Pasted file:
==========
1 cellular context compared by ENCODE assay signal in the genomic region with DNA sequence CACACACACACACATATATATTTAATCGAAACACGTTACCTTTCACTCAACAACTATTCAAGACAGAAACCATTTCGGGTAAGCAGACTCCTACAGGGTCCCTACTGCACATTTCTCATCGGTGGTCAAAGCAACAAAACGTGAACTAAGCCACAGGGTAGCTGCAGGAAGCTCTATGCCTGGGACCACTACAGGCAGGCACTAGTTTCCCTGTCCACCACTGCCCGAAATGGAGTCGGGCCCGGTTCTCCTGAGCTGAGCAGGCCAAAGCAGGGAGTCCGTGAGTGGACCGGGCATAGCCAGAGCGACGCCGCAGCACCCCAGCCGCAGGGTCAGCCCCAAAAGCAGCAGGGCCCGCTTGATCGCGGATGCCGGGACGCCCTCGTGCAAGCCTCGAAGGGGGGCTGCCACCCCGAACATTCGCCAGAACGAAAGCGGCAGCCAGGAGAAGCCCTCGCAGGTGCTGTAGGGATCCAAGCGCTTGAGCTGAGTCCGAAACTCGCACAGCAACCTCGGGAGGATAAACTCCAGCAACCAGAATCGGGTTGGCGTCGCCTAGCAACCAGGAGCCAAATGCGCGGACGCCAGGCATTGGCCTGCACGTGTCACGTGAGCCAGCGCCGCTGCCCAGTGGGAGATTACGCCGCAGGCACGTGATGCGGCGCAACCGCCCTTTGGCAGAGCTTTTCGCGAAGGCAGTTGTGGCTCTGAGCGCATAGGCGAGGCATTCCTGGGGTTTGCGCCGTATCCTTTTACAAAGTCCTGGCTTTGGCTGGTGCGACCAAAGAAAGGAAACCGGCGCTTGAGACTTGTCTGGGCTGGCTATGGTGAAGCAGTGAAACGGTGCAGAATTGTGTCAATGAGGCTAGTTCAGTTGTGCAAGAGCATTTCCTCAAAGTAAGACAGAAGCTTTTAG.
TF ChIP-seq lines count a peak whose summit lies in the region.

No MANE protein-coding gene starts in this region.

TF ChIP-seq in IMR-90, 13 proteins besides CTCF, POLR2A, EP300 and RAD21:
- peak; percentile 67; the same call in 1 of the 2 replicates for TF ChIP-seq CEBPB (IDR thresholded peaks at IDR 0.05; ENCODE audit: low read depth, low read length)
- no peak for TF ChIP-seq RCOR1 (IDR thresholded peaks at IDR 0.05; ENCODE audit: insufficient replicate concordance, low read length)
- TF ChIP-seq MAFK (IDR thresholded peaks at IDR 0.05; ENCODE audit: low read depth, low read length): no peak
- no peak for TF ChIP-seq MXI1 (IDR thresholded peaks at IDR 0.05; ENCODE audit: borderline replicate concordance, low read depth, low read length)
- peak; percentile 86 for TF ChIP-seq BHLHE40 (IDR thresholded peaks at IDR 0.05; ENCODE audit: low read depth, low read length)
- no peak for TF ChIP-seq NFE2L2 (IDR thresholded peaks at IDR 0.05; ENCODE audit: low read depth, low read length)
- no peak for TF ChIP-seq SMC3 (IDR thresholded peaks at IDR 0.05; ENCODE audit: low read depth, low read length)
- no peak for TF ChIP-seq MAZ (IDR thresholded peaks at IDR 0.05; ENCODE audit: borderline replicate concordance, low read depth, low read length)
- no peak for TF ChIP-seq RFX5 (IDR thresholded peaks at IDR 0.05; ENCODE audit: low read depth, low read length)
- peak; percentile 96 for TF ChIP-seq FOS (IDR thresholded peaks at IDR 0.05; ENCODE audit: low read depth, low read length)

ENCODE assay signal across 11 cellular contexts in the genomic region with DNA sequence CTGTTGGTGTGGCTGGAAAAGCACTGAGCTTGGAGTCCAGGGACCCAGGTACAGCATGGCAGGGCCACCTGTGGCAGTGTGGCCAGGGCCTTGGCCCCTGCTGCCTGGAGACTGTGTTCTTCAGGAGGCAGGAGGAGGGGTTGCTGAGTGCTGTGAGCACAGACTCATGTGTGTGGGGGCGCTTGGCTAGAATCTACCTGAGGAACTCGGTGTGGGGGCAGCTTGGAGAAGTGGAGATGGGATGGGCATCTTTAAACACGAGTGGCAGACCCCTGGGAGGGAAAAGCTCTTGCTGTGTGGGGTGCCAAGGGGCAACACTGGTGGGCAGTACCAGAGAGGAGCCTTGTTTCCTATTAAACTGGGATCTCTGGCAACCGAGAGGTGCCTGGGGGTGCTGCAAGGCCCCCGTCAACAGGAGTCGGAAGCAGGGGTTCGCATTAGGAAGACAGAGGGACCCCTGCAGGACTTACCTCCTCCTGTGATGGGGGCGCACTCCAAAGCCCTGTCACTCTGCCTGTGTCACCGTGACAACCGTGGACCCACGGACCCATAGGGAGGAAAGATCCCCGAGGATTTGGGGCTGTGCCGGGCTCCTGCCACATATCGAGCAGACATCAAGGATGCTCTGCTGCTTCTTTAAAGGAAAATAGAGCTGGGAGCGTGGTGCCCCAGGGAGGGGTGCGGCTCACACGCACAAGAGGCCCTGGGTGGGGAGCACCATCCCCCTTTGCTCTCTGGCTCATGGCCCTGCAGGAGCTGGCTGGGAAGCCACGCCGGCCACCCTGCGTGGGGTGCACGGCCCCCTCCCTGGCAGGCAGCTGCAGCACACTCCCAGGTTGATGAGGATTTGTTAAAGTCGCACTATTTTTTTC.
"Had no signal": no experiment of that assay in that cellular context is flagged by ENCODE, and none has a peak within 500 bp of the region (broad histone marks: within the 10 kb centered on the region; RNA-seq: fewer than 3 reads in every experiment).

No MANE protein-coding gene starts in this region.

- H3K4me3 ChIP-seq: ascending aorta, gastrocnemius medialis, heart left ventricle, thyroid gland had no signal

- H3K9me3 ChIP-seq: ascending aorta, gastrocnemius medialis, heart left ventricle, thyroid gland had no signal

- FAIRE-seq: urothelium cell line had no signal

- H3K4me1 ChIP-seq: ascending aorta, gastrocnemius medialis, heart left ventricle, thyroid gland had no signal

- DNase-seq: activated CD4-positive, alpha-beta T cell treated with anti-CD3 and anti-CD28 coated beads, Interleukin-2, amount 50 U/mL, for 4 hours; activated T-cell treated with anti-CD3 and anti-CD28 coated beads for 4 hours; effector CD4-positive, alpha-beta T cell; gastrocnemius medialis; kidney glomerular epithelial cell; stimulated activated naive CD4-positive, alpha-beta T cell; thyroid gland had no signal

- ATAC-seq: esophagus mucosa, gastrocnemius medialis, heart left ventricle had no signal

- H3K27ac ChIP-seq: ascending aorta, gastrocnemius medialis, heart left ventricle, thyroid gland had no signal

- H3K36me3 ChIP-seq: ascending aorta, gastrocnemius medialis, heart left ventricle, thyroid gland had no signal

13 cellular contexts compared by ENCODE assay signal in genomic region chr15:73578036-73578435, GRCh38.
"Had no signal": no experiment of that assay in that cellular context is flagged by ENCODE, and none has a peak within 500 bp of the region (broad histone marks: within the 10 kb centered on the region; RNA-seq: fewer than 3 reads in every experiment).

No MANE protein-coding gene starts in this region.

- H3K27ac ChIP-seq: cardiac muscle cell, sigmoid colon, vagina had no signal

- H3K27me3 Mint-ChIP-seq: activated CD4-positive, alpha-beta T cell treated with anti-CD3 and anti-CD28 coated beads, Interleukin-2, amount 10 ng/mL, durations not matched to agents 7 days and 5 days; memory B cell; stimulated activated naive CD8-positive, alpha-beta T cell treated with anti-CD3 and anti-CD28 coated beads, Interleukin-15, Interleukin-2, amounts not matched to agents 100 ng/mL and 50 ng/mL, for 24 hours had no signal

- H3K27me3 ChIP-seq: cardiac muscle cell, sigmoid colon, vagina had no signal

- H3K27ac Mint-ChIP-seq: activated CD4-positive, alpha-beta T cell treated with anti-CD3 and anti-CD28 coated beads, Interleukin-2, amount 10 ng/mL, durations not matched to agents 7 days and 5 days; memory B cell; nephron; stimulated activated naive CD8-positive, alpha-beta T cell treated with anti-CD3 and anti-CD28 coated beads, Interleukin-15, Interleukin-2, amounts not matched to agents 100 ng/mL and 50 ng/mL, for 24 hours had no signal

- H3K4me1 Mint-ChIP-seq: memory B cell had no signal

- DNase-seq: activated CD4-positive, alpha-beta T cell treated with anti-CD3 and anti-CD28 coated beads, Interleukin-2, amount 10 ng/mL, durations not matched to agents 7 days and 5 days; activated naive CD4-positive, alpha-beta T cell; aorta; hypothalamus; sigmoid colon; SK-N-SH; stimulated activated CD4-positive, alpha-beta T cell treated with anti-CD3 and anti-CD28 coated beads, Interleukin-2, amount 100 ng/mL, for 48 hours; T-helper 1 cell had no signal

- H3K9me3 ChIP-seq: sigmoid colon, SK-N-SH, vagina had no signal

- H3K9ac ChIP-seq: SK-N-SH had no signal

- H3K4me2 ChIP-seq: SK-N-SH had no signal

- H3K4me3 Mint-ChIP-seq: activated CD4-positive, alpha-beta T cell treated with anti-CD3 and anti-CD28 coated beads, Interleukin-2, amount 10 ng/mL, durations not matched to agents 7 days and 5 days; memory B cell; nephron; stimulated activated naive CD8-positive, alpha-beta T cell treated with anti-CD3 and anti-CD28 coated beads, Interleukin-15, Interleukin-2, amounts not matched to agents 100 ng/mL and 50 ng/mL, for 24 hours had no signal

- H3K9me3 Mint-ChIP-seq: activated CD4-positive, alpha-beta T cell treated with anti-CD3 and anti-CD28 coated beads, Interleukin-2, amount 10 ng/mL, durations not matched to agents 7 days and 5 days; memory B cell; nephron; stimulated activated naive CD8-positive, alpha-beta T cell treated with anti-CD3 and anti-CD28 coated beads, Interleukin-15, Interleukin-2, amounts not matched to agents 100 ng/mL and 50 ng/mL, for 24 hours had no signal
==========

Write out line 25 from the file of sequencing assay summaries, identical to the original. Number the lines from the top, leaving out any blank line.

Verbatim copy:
- H3K36me3 ChIP-seq: ascending aorta, gastrocnemius medialis, heart left ventricle, thyroid gland had no signal